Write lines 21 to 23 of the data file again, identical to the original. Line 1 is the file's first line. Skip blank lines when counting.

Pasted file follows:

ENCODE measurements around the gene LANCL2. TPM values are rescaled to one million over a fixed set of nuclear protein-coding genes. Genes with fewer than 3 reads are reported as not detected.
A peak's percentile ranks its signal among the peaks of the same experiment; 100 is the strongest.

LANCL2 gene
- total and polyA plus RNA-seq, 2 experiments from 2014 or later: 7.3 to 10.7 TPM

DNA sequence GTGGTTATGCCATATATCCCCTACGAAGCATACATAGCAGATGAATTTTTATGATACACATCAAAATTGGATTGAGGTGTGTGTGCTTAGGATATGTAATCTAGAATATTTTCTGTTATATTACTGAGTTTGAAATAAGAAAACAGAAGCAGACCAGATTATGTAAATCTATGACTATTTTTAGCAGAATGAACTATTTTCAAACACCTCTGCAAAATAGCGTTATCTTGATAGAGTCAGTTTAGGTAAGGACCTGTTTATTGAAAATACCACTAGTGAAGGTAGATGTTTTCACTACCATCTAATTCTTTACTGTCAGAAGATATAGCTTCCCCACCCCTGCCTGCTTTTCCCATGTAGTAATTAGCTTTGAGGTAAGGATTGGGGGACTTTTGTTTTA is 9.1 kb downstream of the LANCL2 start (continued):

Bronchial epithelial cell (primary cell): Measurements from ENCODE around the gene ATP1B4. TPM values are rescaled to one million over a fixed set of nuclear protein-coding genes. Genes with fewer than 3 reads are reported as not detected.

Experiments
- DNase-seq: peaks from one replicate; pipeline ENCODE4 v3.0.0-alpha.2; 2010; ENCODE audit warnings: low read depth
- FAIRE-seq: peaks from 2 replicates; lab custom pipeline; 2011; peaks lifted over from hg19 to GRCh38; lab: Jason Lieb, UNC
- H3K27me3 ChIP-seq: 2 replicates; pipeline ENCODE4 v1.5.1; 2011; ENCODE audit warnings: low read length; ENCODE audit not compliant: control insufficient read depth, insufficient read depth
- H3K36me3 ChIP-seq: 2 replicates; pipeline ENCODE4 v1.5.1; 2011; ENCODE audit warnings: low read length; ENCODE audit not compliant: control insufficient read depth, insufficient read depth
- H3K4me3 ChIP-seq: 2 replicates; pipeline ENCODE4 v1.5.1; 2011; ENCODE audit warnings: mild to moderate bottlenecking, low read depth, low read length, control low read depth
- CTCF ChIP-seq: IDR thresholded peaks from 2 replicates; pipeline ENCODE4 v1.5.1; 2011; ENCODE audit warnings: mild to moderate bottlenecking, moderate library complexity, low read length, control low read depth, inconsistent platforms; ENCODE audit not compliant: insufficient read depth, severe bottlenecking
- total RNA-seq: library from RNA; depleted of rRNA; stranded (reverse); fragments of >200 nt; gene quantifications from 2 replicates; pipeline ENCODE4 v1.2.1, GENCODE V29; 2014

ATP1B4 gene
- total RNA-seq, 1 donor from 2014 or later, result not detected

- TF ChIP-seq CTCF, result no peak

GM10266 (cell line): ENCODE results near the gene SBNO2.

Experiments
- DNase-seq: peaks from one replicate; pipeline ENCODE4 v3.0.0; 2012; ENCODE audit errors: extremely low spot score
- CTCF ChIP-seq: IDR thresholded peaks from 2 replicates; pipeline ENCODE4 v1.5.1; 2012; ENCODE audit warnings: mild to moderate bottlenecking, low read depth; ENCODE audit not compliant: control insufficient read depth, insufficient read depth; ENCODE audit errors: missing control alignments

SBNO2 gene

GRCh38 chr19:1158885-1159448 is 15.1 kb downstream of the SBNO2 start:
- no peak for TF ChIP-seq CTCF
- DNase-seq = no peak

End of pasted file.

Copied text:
- CTCF ChIP-seq: IDR thresholded peaks from 2 replicates; pipeline ENCODE4 v1.5.1; 2012; ENCODE audit warnings: mild to moderate bottlenecking, low read depth; ENCODE audit not compliant: control insufficient read depth, insufficient read depth; ENCODE audit errors: missing control alignments

SBNO2 gene

GRCh38 chr19:1158885-1159448 is 15.1 kb downstream of the SBNO2 start: